When September rolls around you can always count on three things – the kids will go back to school, the days will get shorter and cooler, and Apple will release a new iPhone.
Like clockwork, Apple has released a new iPhone – and a new version of its mobile operating system – once yearly since it first unveiled the flagship smartphone in 2007.
The product cycle is so fast, rumours about the iPhone 8 began circulating the web even before Apple had unveiled the new iPhone 7.
But the company is increasingly coming under fire for engaging in a marketing practice known as “planned obsolescence” – a method of making products with shorter lifespans, or making current generation products seem obsolete in order to sell a “new and improved” version.
A petition created by online consumer group SumOfUS in July accused Apple of “sabotaging” devices with software upgrades designed to significantly slow down older models and force users to upgrade.
“Anyone with a perfectly functional iPhone or iPad bought two years ago would do well to ignore the prompts to ‘Install Now,’” reads the petition.
“But Apple will be pushing upgrade notices to millions of those customers anyway, because every frustrated user with a sluggish device is another sales prospect.”
The petition has since been signed by over 300,000 users urging Apple to extend the lifespan of their devices.
What is planned obsolescence?
The concept of planned obsolescence is not new – the marketing tactic was popularized in the 1920’s by Alfred Sloan, president of General Motors, when he created “model years” for cars.
It started with the 1923 Chevrolet. The car itself featured a new exterior and flashy cosmetic features, but the framework and mechanics were exactly the same as the cars GM had been producing for years.
Adding the model year to the name made the product seem desirable and new, despite the lack of changes.
But the entire tech industry – not just Apple – is often accused of using planned obsolescence thanks to consumer demand for things like smartphones and laptops.
For example, according to research from Green Alliance UK, the average laptop has a high likelihood of breaking within three to four years, which could help drive sales.
“As business became our dominate paradigm, we’ve adapted to this idea that change and innovation is the most important thing in the world,” Joanne McNeish, associate professor of marketing at Ryerson’s Ted Rogers School of Management, told Global News.
McNeish believes the smartphone market in particular tends to drive planned obsolescence because the market is so competitive.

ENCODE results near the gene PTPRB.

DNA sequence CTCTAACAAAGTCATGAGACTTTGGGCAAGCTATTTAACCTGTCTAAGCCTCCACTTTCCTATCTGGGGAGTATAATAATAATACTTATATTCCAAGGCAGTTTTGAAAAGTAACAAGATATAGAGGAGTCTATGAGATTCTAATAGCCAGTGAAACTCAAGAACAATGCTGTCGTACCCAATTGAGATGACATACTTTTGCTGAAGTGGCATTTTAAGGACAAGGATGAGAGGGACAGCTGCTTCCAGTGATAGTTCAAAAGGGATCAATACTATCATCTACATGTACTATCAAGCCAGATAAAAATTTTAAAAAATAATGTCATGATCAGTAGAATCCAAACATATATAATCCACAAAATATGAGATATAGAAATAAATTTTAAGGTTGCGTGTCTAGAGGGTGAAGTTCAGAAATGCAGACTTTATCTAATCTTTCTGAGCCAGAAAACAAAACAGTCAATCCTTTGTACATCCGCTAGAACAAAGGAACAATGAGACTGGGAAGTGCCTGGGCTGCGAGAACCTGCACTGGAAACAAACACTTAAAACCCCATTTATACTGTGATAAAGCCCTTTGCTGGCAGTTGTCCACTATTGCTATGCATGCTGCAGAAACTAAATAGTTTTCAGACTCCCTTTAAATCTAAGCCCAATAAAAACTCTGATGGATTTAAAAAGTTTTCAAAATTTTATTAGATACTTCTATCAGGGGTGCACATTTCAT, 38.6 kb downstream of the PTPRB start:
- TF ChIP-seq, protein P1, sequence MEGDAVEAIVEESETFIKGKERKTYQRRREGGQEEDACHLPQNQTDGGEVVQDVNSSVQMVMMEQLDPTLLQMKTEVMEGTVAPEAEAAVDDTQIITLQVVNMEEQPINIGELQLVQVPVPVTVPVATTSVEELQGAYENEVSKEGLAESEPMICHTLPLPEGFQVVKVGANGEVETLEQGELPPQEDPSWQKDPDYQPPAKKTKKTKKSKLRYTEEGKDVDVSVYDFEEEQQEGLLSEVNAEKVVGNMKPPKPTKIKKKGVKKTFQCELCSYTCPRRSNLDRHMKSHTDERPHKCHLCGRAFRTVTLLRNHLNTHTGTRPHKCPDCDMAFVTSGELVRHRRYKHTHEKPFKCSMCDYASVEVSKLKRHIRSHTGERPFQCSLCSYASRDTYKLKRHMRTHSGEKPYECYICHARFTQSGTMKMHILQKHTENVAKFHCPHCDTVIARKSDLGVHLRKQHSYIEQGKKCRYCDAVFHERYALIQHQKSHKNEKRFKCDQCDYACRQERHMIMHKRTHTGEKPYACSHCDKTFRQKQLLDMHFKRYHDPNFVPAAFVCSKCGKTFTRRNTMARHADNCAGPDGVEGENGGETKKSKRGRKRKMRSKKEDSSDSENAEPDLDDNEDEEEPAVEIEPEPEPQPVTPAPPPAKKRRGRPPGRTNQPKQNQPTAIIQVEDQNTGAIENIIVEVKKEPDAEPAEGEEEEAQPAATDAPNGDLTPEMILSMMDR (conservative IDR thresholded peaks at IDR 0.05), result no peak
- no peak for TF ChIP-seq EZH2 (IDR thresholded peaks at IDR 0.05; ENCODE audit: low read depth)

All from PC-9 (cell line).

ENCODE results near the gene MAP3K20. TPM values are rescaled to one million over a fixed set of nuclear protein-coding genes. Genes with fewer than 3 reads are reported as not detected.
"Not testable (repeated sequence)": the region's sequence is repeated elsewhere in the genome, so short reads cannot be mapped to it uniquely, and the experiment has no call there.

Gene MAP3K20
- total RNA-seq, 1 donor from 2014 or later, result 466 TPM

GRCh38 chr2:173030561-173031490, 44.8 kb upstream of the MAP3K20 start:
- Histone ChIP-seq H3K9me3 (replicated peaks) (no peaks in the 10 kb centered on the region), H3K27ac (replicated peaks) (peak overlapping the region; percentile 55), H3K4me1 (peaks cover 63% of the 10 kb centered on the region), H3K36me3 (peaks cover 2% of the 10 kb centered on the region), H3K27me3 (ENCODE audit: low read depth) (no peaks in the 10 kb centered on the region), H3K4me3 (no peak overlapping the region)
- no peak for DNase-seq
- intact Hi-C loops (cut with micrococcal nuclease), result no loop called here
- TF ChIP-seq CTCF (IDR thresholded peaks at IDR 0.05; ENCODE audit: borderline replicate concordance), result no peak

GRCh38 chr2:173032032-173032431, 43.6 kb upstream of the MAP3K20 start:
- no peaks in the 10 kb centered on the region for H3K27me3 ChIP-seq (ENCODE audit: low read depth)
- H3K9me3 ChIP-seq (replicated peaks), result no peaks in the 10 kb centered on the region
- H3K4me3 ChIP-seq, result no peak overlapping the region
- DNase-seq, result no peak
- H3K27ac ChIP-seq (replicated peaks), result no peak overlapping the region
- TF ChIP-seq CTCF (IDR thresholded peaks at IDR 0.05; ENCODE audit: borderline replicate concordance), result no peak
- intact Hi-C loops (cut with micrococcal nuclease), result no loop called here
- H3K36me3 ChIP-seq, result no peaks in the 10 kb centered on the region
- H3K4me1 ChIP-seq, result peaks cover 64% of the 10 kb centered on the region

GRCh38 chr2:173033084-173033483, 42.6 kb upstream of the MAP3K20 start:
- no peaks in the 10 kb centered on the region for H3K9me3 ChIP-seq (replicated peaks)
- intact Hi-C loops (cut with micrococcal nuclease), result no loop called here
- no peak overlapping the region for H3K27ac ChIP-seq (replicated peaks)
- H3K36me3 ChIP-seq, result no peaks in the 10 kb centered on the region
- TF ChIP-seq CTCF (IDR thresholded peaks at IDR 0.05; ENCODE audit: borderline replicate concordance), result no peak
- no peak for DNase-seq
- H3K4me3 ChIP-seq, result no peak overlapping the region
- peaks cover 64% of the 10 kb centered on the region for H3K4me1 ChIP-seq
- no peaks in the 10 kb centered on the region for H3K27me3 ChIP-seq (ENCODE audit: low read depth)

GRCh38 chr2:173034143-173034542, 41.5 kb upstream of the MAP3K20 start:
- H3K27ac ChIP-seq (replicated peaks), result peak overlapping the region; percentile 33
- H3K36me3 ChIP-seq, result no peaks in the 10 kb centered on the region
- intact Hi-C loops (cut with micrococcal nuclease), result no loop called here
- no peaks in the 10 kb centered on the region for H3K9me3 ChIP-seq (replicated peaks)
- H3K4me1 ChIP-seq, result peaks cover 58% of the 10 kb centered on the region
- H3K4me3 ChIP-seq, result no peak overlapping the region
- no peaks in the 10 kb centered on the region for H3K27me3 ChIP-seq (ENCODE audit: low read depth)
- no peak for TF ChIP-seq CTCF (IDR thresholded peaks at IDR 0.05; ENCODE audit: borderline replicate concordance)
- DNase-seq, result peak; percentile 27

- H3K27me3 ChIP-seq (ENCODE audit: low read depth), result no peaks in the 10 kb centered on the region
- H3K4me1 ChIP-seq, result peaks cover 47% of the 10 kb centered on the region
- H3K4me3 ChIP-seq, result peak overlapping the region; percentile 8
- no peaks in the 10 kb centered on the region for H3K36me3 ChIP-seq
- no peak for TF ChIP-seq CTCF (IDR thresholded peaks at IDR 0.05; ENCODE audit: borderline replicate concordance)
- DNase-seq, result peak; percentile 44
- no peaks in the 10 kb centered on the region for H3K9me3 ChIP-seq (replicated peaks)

WATCH: Apple unveils the iPhone 7
But the marketing expert said consumers often point the finger at Apple because they have been such a dominate player.
“Their brand persona is very arrogant – it attracts people’s attention. There is nothing we like better than watching someone who can do no wrong suddenly stumble and appear to be faltering,” said McNeish.
“It’s something they are renowned for and it comes from a place in their brand where they say, ‘This is what’s best for you.’”
But, if the SumOfUs petition is any indication, a growing number of consumers seem to have had enough with Apple telling them what’s best.
A smartphone that keeps consumers satisfied for five years doesn’t exist
Some experts argue that consumer attitude is driving quick product cycles.
“We’ve entered a world where having the latest, most capable phone in our pockets is something that’s expected – it’s not a luxury,” said Neil Bearse, director of marketing at Queen’s University’s Smith School of Business.
“Because of the sophistication of our devices, they are becoming increasingly disposable as the next thing comes out.”
Bearse noted that because of the growth and development we’ve seen from smartphones over the last few years, it’s unrealistic for consumers to think a five-year-old smartphone will keep up with new devices.
That being said – some have pointed out that Apple’s latest iPhone innovations have been lack lustre.
“It certainly feels like Apple (and, to be fair, its rivals) aren’t really coming up with mind-blowing breakthroughs lately. So there’s a big difference between lusting after tech that really seems better — and feeling like you’re being forced to “upgrade” to something that’s just slightly better,” technology journalist Rob Walker.
“I suppose they could solve the problem by blowing our minds with amazing new improvements and breakthroughs — but, easier said than done.”